Implicit Geometry
On previous pages of this “Imaginary Circling Measure” set, there is reference to “overlap” of the points belonging to successive cycles of an imaginary circling measure, and to the fact that it can be exact, or inexact. If it is exact, then successive passes or cycles put points always in the same places. If it is inexact, they will be put in progressively (or, indeed, regressively) different places per cycle.
But on none of these pages does it say how to pre-dispose the determining elements of the transformation to produce a specified overlap.
This is because it cannot be done explicitly.
The situation can remind us of the dilemma of much-fabled Superman: he needed - in the original comic strip, if not in the movies - a supply of kryptonite in order to get to planet Krypton to secure a supply of kryptonite.
We need already to have the layout of all our elements doing just what we want to be able to discover which layout will do just what we want!
It is the geometric equivalent of an implicit equation, such as Kepler's equation, which implicitly expresses E, the eccentric anomaly of an elliptical orbit in terms of e, the eccentricity of the orbit, and M, the mean anomaly—
M = E - e.sin(E). ^{[*]}
Try as we will, we will never be able to change the subject of this equation so as to isolate E on the left side of it (which would make E “explicit”), and as a result, we cannot determine what value E must have to allow the equation to supply whatever we have chosen for the target value of M.
Similarly,
because the configuration of determining elements of our transformation is implicit—meaning that, because they are not independent, and interact, we cannot isolate and set the elements one-by-one in terms of all the others—it is impossible exactly to anticipate which disposition of transforming-line, conic or directrices will ensure that a measure recycles after exactly n steps, where n is a finite integer (except in the case of n = 2, which belongs to the well-known transformation called, “involution”).
We see that there can be implicit geometric configuration, too.
However, just as we can “solve” an implicit equation arbitrarily-nearly, using guesswork followed by some sort of error-driven iteration, we can in a similar fashion serially adjust the disposition of the elements of our geometric configuration so as to approach the layout for a measure repeating after a pre-specified n steps.
Of course, if we have a suitable applet, such as the one providing the interactive construction below, and here, we can do it by hand, eye and mind - though not perfectly accurately - and this is tantamount to “measuring” things into place, since we are adjusting things according to how far they are seen (guaged) to be, after each adjustment, from where we want them to be.
The Graphical ‘Solution’ The construction on the left has been sequentially set up to show nine points and the eight intervals between them as an imaginary circling measure on the transforming line, as mediated by the conic, and by the directrices D_{1} and D_{2} on the conic. A ninth interval appears to lie between the first and last point and include the point at ∞, and, though it is an interval, it is not one in our series. The order of present business is, in fact, to ‘eliminate’ this interval, by degenerating its bounding points into one. For easy location, the first and last lines from the directrices are shown dashed. Drag white elements to have these dashed lines co-incide in a point on the transforming line as nearly as can be managed, dividing the entire line into just eight intervals, albeit approximately. Hint - first move the unlabelled white point on the conic to lie on the other arc between the directrices. |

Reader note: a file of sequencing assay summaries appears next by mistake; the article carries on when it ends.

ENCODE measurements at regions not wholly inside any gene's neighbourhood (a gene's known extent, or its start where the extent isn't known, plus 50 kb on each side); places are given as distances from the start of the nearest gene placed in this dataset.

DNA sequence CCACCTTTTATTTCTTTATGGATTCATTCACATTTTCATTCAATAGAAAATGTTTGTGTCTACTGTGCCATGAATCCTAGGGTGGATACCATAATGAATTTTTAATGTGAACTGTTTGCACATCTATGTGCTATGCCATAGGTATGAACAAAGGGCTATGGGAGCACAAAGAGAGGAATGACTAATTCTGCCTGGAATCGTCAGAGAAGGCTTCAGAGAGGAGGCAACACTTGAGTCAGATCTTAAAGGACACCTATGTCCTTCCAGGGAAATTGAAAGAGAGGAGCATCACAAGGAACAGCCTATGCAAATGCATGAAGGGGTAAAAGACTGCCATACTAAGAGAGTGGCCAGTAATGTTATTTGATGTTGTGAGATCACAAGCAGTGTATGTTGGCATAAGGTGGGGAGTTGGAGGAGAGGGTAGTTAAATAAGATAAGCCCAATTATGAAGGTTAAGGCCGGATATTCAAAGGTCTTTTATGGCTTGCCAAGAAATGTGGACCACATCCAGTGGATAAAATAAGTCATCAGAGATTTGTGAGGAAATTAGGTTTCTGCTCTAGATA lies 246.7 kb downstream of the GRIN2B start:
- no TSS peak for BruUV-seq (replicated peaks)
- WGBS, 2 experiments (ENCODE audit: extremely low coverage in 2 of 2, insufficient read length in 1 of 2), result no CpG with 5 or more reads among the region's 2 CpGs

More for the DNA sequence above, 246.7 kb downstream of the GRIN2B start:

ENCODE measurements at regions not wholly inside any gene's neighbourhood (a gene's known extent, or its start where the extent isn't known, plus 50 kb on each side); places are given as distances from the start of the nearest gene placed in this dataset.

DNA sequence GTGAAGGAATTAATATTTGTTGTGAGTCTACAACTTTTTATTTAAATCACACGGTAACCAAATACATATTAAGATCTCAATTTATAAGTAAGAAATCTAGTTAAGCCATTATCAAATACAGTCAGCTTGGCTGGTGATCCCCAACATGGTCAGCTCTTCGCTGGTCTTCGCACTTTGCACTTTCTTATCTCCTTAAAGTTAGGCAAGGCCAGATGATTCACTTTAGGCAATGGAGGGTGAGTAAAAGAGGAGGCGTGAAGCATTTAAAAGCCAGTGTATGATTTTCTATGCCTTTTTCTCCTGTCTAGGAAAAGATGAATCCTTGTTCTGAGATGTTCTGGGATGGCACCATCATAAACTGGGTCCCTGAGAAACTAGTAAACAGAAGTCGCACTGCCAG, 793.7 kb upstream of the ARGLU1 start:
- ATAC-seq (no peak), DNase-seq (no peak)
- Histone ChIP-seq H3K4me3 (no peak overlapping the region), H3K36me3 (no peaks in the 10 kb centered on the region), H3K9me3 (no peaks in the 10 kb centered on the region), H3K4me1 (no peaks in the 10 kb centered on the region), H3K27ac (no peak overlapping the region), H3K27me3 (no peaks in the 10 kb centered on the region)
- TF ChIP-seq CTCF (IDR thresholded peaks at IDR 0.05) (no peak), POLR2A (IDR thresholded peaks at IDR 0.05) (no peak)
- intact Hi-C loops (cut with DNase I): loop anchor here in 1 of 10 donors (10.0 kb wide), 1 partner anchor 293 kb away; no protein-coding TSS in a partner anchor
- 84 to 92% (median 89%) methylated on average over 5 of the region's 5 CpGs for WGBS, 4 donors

That we do this at all shows that we are confident that the sought-for configuration of elements actually exists, for all that we are denied the means to work out exactly what it is, or to find it with perfect precision. Doing it means that we are sure it is there to be sought!
As an aside, in all this lies why we cannot directly trisect a sector or a segment, or indeed, divide it equally by any integer not a power of two (2).
* It will be appreciated that the choice of Kepler's equation as an example of an implicit equation was no accident.
Mass in orbit shows physics at its most certain, because very nearly only Mass, Gravity, Space and Time need be considered when attempting to account for what happens. Few physical phenomena manifest with such splendid absence of complication as planets in orbit round their primaries. The mathematics are correspondingly spare, and come very close to being the most elementary and fundamental mathematics available. So it should seem that we have here the most demonstrable and most secure connection between physical and mathematical things.
But the “controlling” equation is an implicit one, which therefore cannot be solved explicitly and exactly. This must bring at least the precision of cause and effect into question, if we are inclined to believe that an orbit is maintained as continued solutions of an equation - because, to say it yet again, solutions to implicit equations can't be found exactly, or indeed instantaneously, let alone in advance. (Are we not asked to accept that a cause must precede - that is, come in advance of - its effect?)
If we protest that no reference of any kind to any equation is made by the mass, while that mass is busy tracing its orbit around another mass, then the connection between mathematical and physical things must become less definite and clear than at first it seemed to be. Indeed, there may be no connection at all. If there in fact is one, what is it?